Several people are hunted by a cruel serial killer who kills his victims in their dreams. While the survivors are trying to find the reason for being chosen, the murderer won't lose any chance to kill them as soon as they fall asleep.
A young family are visited by ghosts in their home. At first the ghosts appear friendly, moving objects around the house to the amusement of everyone, then they turn nasty and start to terrorise the family before they "kidnap" the youngest daughter. Written by
On top of the master bedroom television set sits an Atari Video Computer System console with its two joysticks; later known as the Atari 2600. See more »
When Diane returns to the kitchen to find that all the dishes have been put away, she is startled when Carol-Anne tugs on the back of her T-shirt. This is obviously a second take since Diane's T-shirt already has an impression in it at the very point that Carol-Anne tugs. See more »
Hello? What do you look like? Talk louder, I can't hear you! Hey, hello! Hello, I can't hear you! Five. Yes. Yes. I don't know. I don't know.
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The initial end credits has the closing shot of the Holiday Inn as a backdrop. See more »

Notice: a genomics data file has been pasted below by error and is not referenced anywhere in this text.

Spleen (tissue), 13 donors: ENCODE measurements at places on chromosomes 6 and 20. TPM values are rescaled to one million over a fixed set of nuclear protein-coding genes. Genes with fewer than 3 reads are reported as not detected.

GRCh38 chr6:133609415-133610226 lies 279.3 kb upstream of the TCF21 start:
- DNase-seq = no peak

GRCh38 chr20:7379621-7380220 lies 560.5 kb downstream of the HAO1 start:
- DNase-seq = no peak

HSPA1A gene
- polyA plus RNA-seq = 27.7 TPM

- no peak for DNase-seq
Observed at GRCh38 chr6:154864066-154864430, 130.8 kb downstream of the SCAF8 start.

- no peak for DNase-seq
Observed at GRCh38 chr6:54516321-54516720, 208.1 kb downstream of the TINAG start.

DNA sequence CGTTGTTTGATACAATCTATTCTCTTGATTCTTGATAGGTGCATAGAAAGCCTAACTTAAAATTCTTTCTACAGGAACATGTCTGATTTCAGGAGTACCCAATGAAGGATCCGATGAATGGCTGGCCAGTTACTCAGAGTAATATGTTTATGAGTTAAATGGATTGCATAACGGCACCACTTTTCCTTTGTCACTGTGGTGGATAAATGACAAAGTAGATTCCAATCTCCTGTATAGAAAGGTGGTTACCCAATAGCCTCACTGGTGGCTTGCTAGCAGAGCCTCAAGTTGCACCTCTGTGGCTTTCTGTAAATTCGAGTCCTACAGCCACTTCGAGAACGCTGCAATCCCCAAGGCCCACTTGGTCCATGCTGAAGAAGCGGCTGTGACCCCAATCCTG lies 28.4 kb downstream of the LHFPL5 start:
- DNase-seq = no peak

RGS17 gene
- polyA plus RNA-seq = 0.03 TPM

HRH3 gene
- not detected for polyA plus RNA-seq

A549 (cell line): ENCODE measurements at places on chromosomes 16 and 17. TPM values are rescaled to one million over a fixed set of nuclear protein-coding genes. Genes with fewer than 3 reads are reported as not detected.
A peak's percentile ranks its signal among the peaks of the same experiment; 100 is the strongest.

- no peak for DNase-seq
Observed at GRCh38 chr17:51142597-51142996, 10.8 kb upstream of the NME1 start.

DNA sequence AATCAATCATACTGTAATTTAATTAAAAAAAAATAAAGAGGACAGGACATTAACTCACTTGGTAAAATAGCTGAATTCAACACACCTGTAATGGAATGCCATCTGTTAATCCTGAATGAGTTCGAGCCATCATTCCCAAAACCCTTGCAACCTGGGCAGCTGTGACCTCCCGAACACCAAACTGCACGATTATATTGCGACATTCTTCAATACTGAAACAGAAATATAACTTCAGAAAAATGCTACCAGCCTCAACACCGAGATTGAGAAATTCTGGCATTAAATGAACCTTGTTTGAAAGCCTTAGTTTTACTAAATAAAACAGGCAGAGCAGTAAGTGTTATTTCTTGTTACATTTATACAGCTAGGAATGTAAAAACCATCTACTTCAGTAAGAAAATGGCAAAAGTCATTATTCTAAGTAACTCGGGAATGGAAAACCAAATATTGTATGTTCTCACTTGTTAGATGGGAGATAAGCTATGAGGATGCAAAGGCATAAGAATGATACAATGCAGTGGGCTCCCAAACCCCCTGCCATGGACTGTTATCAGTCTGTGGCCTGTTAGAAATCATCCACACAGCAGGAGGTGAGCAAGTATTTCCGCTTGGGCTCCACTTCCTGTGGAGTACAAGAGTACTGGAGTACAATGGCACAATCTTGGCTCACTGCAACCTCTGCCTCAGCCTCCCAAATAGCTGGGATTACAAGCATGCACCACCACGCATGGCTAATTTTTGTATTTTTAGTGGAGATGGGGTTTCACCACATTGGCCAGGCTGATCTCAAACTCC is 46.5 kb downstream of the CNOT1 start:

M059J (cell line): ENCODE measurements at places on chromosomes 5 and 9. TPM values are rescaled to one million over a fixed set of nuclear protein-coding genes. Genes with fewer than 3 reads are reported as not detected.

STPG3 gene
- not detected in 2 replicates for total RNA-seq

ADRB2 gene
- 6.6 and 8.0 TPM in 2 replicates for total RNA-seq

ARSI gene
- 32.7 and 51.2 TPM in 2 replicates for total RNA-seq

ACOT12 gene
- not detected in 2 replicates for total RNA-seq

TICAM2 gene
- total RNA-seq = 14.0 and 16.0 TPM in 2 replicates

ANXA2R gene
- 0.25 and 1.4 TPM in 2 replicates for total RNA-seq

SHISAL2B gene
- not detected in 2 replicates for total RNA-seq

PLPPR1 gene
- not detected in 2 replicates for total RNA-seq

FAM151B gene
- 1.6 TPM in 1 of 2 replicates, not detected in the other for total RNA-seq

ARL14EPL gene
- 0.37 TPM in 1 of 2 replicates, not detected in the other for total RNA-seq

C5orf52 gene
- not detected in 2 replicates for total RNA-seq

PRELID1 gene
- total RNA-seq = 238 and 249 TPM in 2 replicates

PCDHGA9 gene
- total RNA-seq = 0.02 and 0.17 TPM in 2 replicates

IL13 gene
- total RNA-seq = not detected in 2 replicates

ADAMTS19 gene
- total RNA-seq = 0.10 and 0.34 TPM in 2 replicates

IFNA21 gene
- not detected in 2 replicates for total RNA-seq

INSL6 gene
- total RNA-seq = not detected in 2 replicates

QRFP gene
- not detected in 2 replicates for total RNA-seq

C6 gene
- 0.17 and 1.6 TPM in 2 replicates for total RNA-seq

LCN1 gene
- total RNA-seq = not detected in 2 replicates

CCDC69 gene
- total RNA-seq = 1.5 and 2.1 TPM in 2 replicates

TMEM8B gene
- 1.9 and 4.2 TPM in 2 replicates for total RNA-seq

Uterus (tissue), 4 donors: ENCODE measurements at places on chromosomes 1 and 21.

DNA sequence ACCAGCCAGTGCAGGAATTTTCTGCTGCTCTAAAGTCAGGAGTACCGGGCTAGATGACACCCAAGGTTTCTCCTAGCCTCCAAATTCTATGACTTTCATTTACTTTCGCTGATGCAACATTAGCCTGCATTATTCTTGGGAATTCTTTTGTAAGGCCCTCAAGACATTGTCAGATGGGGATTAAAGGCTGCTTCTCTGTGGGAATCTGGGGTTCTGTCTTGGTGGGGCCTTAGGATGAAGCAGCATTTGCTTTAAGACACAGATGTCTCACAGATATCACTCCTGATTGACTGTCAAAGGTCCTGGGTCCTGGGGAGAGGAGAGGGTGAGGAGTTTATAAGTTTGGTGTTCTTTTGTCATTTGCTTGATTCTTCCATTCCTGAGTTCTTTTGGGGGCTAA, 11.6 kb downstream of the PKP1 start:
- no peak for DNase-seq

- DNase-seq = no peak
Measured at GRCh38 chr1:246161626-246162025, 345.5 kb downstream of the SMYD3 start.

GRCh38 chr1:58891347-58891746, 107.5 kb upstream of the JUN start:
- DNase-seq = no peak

Carol Anne's Theme
Choir Arranged and Conducted by Paul Samunovich
Orchestra by The London Symphony Orchestra
Choir by The Children's Educational Choir and Elin Carlson
Written, Music and Performed by Jerry Goldsmith
[The music plays over during the ending credits] See more »
Horror films often do not get their do, and the 7.1 rating for Poltergeist shows that this trend will most likely continue. Clearly an influential film by Chainsaw director Tobe Hooper, Poltergeist reached for, and achieved, everything that the earlier Amityville Horror failed to be; namely, scary, credible, and well acted.
Poltergeist, in a nutshell, is a story of suburban California family that discovers the darker side of the American Dream when their youngest daughter, Carol Ann, makes contact with evil spirits through the family television set. "They're here", never fails to send chills down my spine as I recall seeing this film for the first time as a teenager.
Perhaps 10 to 15 more years will finally lend the credibility to this film to finally place it among the classics in modern horror cinema.
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